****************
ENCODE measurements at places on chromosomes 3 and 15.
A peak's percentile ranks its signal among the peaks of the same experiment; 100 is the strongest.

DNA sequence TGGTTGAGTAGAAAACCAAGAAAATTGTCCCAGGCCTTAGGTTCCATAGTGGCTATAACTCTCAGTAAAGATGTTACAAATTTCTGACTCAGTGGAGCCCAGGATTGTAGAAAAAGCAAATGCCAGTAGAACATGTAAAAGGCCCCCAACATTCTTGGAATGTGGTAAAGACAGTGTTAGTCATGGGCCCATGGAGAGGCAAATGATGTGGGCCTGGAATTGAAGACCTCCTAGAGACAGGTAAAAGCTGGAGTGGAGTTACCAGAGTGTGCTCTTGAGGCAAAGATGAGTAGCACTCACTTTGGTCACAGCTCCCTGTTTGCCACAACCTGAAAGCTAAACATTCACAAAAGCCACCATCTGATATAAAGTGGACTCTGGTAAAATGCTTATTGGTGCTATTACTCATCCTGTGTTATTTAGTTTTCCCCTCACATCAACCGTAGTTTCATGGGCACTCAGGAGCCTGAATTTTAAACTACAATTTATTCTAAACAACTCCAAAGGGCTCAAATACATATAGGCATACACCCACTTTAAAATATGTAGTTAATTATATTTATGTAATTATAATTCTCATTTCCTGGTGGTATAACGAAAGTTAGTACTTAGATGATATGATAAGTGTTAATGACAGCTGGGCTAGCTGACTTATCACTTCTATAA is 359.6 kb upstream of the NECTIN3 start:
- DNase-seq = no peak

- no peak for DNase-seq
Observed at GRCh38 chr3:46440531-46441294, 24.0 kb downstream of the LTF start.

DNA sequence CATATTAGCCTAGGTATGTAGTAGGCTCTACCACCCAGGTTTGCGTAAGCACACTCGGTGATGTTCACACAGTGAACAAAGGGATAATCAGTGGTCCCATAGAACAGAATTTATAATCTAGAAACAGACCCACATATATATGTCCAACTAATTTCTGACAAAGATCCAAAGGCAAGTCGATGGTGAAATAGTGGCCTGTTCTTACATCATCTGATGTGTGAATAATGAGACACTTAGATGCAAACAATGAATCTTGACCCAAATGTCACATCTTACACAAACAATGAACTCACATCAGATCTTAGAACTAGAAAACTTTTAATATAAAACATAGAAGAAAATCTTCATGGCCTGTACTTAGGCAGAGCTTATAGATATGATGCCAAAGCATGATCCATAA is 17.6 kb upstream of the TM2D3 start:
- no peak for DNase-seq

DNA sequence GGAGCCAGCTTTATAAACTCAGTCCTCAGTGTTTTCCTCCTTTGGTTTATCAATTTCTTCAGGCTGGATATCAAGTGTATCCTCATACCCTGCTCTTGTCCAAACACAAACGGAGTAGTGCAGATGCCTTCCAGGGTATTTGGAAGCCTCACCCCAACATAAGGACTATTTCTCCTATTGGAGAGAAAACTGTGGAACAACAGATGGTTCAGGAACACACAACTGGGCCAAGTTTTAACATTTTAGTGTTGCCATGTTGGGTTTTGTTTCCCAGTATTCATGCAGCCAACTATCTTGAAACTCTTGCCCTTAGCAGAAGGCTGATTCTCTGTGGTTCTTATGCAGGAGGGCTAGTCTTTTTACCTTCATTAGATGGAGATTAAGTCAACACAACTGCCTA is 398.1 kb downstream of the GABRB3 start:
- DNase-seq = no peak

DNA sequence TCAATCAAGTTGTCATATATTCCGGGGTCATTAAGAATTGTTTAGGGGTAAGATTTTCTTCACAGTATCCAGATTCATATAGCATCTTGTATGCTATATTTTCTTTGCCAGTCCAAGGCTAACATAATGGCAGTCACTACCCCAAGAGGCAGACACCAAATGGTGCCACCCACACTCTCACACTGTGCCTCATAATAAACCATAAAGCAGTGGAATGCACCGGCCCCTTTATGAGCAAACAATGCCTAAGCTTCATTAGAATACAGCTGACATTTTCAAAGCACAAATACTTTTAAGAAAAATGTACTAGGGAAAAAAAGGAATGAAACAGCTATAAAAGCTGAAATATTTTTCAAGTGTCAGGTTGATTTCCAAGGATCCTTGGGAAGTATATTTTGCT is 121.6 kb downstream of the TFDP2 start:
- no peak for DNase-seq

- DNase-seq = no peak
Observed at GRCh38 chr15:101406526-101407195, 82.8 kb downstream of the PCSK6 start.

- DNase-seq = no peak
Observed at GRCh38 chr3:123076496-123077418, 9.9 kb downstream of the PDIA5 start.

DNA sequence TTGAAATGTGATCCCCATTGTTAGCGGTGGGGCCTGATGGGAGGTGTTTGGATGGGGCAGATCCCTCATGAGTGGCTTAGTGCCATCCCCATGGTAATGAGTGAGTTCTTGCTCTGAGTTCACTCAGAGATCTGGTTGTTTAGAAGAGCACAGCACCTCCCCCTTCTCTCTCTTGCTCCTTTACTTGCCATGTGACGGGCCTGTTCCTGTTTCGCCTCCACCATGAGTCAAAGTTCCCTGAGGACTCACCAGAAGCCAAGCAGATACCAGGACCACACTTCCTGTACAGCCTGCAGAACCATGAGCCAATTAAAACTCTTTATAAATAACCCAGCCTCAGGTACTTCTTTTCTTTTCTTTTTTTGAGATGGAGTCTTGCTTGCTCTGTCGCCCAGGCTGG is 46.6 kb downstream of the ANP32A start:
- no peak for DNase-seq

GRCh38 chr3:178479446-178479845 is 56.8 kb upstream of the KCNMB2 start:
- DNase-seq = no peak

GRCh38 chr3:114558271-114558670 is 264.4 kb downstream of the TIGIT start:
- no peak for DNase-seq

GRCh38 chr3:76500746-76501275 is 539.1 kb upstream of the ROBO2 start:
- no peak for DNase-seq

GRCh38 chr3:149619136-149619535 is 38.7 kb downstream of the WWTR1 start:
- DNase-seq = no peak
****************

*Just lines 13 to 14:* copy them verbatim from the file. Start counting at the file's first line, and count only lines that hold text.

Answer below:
- DNase-seq = no peak
Observed at GRCh38 chr15:101406526-101407195, 82.8 kb downstream of the PCSK6 start.